What’s it all about?
- Scotland will vote on leaving or staying in the UK on 18 September 2014
- We in England can’t vote but we are bound to have thoughts and feelings about the issues
- Let’s have a national conversation in England about the issues
- Get informed and get involved
There will be a referendum in Scotland on 18 September 2014 when the people of Scotland will decide whether or not Scotland will become an independent country. For some time now, the referendum has been right at the top of the Scottish political agenda. Scots have been getting up to speed with the political issues and the views on both sides of the debate. There has been a real national conversation in Scotland on its future.
What it means to us in England
In England, the referendum debate affects us less directly. It’s important as we’ll still be neighbours with Scotland and we will have a lot to do with each other whatever happens. But, so far, it has been one of many political stories competing for our attention. But it’s not long to go until the vote and the latest polls show that it is likely to be close.
More and more English people are waking up to the prospect that Scotland might vote to leave the UK. We’re realising that the times are a-changing in Scotland. Many of us have opinions and feelings on the issue, even though we don’t have a vote. Many of us feel British as well as English and the prospect of a UK without Scotland has implications for the British identity.
Response to the “Let’s Stay Together” campaign
Some English celebrities including Eddie Izzard, Tony Robinson and Ross Kemp, have got stuck in to the debate already and have recently featured in videos making heartfelt pleas to Scotland to “stay with us”. (See https://www.letsstaytogether.org.uk/)
I believe that they jumped the gun by talking to the people of Scotland so soon. They obviously had strong feelings and I don’t knock that – we’re all entitled to express our feelings appropriately. But the celebrity contributions were not informative and many Scots considered them to be emotional blackmail. To me, that’s not a good start to a conversation between nations.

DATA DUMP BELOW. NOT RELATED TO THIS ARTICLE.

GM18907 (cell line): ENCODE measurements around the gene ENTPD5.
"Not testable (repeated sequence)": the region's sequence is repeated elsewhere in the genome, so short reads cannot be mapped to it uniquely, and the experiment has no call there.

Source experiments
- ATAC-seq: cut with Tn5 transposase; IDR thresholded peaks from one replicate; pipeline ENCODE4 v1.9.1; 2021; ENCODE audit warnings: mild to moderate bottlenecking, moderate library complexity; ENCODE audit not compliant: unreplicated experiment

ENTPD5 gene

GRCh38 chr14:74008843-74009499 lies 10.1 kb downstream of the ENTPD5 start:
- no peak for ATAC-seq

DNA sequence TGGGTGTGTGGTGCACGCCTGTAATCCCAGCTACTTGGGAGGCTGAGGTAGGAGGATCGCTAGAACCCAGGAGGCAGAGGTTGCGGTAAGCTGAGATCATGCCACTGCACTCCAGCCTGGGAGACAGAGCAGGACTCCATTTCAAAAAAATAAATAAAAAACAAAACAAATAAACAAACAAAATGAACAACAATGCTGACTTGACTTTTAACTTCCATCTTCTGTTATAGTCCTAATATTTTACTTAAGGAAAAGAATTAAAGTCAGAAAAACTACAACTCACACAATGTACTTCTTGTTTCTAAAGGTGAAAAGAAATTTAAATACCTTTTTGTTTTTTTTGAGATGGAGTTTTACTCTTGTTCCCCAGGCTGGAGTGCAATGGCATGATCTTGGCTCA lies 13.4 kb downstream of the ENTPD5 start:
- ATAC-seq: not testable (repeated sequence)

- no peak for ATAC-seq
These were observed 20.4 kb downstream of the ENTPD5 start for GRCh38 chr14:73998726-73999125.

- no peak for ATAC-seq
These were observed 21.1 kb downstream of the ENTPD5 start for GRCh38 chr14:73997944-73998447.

A national conversation in England
Before we start talking to the people of Scotland, I believe that we first need our own national conversation in England. We need to get informed about the issues and talk to each other about them.
I believe that it would be good for us in England to talk to each other about:
- What it means to us to be English
- What it means to us to be British
- How do we feel about Scotland?
- How do the peoples of England and Scotland see things differently?
- How might the outcome of the referendum change how we feel about our national identity?
- What are our hopes and fears if Scotland votes to become independent, or to stay in the UK?
There are lots of other things we can talk about. These are just examples.
Getting involved in the conversation
Please share what you think and feel about the issues that Scottish independence raises for you, by leaving a comment on this site. There are no right or wrong answers. Please tell us what you want – about you, and about your experiences of Scotland and the Scots. Tell us what you get and what you don’t get about the independence debate. Tell us what you think about some of the questions I have listed above. Tell us if you just feel bewildered by the whole thing. You can be as deep or shallow, wordy or brief, as you like. There will be no judgment.
I believe we need a dialogue more than a debate. This forum is a place for people in England (no matter your origins) to share views and give encouraging feedback to each other. It’s not a place to challenge each other’s’ opinions. And it’s not a forum to debate with people in Scotland. Contributions will be moderated and abusive or offensive material won’t be published.
Wales and Northern Ireland
I’ve deliberately not included Wales and Northern Ireland. This is nothing personal. I am English and I live in England. I want a national conversation for the people of England. I am sure that the peoples of Wales and Northern Ireland have much of value to add on these issues and I am interested in their perspectives. But it is for them to express their thoughts however they choose.
1. Getting informed. We need to get up to date with the issues in the independence debate by reading about them. They are easily available. I will be posting soon an information page with links to useful websites.
2. Improving this site. When I have the time, I’ll try to work out how to improve this site in terms of presentation and impact.
3. Bio. I’ll put a bio on soon, with the idea of kick-starting the conversation.
And finally …
This is a new venture, done in my spare time. I’ve no idea if it will take off or not, or how it will develop. Your feedback on the concept, content and presentation will be most appreciated.
Thank you for reading and I hope you will take part.